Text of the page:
All particles in our world — elementary particles such as electrons and photons, and more complex objects such as atoms — are either fermions or bosons; the classic example of a fermion is an electron. The essential property of fermions is that two identical fermions cannot do precisely the same thing at the same time. For electrons in atoms, this is known as the Pauli exclusion principle (due to Wolfgang Pauli in 1925, based on 1924 research by Edmund Stoner): no two electrons can occupy the same quantum state. All of atomic physics and chemistry, and the very stability of large chunks of matter made from atoms, are dependent upon this principle. The properties of fermions also are crucial to the stability and structure of atomic nuclei, the existence of neutron stars, the electrical properties of metals and insulators, and the properties of many materials at cold temperatures.

Plaque commemorating Fermi's work on what we now call `fermions'. [Credit: M. Strassler]

Plaque commemorating Fermi’s work on what we now call `fermions’. [Credit: M. Strassler]

Inside the building is a plaque commemorating Fermi’s great achievement. But Fermi did not remain long in Florence, or even in Italy. A mere 15 years later, in the midst of the Fascist crisis and war in Europe, and having won a Nobel Prize for his work on radioactive atoms, Fermi had taken a position in the United States. There he directly oversaw the design, building and operation of humanity’s first nuclear reactor, in a secret underground laboratory at the University of Chicago, paving the way for the nuclear age.

But the main reason the Arcetri hill is famous for science is, ironically, because of a place of religion.

Both of Galileo’s daughters had taken the veil, and in 1631 the aging scientist was prompted to rent a villa on a small farm, within sight and a short walk of their nunnery.  Unfortunately, what must have seemed like an idyllic place to grow old and do science soon turned into a nightmare. After years of coexistence with and even support from within the Catholic Church, he had pushed too hard; his publication in 1632 of a comparison of the old Ptolemaic view of the universe, with the Earth at the center, with the newer Copernican view (to which he had greatly contributed, through his astronomical discoveries, in the 1610s), engendered a powerful backlash from some who viewed it as heretical. He was forced to spend 1633 defending himself in Rome and then living in exile in Sienna. When he was allowed to return to Arcetri in 1634, he was under house arrest and not allowed to have any scientific visitors. Shortly after his return, his 33-year-old daughter, with whom he was very close, died of a sudden and severe illness. His vision failed him, due to unknown diseases, and he was blind by 1638. Unable to go to Florence, his home town, scarcely three miles away, and rarely able to meet visitors, he spent the rest of his time in Arcetri isolated and increasingly ill, finally dying there in 1642.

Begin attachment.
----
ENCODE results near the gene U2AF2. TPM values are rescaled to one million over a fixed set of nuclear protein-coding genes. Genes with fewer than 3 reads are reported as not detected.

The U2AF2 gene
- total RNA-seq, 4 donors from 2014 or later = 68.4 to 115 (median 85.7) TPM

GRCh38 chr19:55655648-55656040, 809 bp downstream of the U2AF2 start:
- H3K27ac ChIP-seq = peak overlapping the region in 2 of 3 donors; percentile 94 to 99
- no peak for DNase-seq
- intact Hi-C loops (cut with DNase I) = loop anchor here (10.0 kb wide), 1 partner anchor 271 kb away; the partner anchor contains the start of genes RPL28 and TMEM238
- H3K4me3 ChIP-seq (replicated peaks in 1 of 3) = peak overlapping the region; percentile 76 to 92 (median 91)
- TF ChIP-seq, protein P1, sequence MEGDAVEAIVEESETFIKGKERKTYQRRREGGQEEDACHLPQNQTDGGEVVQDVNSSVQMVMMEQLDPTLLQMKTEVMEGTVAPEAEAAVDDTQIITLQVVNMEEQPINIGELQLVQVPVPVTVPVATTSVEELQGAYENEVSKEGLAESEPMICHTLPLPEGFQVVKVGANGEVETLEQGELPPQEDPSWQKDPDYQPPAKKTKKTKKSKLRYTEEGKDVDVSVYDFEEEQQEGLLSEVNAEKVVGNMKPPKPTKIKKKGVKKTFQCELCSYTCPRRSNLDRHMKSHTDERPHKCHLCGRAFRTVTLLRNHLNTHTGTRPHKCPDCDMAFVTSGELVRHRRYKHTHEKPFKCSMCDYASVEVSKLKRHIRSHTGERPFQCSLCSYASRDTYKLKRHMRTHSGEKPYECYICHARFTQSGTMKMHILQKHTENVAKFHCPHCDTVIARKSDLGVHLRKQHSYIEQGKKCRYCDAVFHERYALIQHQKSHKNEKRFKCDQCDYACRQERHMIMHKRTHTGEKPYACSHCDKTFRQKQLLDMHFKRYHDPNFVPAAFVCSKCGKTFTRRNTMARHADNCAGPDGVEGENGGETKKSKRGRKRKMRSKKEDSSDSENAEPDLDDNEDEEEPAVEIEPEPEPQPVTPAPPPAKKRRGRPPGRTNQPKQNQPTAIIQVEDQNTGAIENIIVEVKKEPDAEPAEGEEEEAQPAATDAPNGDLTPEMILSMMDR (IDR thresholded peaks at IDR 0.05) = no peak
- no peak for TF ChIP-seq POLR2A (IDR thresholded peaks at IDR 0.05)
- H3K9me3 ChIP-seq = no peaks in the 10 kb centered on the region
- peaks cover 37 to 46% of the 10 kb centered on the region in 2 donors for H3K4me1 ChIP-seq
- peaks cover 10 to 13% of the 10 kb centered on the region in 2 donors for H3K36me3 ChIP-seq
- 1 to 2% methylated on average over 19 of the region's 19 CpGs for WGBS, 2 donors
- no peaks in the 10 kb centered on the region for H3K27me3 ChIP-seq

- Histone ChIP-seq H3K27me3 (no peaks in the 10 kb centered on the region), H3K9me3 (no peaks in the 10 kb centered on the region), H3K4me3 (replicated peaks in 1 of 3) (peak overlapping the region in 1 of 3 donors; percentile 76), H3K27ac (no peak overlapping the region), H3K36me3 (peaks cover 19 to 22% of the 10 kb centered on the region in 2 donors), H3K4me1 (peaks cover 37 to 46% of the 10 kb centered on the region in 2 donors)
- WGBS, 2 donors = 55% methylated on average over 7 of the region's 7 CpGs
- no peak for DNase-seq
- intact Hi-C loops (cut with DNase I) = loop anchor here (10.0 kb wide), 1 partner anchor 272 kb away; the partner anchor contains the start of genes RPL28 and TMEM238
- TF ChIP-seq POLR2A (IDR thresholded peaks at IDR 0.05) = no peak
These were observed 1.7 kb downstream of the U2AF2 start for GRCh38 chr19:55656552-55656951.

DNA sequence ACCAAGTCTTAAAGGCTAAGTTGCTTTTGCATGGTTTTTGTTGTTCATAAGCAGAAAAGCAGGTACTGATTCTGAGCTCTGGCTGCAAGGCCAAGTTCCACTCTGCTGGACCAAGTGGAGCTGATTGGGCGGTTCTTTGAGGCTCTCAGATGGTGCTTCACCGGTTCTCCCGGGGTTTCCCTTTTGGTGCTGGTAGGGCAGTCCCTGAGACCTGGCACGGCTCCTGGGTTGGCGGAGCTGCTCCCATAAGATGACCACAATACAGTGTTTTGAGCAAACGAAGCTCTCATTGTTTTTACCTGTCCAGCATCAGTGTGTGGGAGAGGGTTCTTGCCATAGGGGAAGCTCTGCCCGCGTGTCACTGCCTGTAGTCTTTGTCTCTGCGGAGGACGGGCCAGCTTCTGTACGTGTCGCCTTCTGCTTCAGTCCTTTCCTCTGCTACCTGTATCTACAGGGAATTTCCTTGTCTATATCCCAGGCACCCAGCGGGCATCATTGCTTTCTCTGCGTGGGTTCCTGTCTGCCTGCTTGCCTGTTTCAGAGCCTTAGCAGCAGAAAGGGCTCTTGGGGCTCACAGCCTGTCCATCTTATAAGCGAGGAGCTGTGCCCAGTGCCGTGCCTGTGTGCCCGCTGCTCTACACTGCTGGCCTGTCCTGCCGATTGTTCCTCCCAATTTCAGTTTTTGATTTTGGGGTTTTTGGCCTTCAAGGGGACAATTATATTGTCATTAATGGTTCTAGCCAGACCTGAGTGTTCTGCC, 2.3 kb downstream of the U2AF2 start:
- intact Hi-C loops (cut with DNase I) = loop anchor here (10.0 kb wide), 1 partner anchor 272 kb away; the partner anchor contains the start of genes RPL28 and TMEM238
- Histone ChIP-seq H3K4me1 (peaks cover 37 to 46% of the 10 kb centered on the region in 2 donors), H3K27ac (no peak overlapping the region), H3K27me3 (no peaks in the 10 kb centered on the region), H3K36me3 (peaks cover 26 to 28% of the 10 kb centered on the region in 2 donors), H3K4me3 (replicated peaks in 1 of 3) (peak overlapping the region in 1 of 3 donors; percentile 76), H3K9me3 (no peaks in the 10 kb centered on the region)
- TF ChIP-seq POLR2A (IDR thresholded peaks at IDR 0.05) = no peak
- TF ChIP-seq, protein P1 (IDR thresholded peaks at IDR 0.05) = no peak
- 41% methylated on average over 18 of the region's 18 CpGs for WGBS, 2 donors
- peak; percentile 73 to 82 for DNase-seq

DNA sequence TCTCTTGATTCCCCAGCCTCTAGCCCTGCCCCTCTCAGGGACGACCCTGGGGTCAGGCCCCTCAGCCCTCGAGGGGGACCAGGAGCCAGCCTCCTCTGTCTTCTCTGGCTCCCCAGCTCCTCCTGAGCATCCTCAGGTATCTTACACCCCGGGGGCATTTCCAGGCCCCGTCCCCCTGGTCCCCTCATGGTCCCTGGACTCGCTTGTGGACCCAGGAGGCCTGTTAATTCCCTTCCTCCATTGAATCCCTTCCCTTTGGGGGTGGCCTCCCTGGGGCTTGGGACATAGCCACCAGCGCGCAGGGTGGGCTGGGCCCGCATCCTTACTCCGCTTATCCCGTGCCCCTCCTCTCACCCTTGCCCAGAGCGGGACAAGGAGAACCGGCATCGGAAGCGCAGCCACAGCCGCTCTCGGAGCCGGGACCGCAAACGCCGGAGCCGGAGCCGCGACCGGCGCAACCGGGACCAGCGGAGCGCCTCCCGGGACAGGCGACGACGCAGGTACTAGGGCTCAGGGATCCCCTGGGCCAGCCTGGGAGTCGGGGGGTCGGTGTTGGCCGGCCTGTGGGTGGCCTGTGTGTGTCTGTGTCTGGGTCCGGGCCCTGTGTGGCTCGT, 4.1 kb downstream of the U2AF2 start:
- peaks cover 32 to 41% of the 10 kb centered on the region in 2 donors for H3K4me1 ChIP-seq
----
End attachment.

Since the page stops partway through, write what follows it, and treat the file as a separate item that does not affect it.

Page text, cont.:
Yet despite this, or perhaps because of it, Galileo’s science did not come to a halt. (This was also partly because of the his support from the Grand Duke of Tuscany, who interceded on his behalf to allow him some scientific assistance after he went blind.) At Arcetri, Galileo discovered the moon did not always present exactly the same face toward the Earth; it appears, to us on Earth, to wobble slightly. The explanation for this so-called “lunar libration” awaited Issac Newton’s laws of motion and of gravity, just 50 years away. And he finished formulating laws of motion (which would also later be explained by Newton), showing that (on Earth) objects tossed into the air follow a trajectory that mathematicians call a parabola, until affected by what we now call “air resistance”, and showing that uniform motion cannot be detected — the first Principle of Relativity, authored 270 years before Einstein presented his revision of Galileo’s ideas.

Vaulted ceiling in the main entry hall of Galileo's rented villa in Arcetri. (No, the light fixture is not original.) [Credit: M. Strassler]

Vaulted ceiling in the main entry hall of Galileo’s rented villa in Arcetri. (No, the light fixture is not original.) [Credit: M. Strassler]

To step into Galileo’s villa, as I did a few days ago, is therefore to step into a place of intense personal tragedy and one of great scientific achievement. One can easily imagine him writing by the window, or walking in the garden, or discussing the laws of motion with his assistants, in such a setting. It is also to be reminded that Galileo was not a poor man, thanks to his inventions and to his scientific appointments. The ceilings of the main rooms on the lower floor of the villa are high and vaulted, with attractively carved supports. There is a substantial “loggia” on the upper floor — a balcony, with pillars supporting a wooden roof, that (facing south-east, south and west) would have been ideal, while Galileo could still see, for observing the Moon and planets.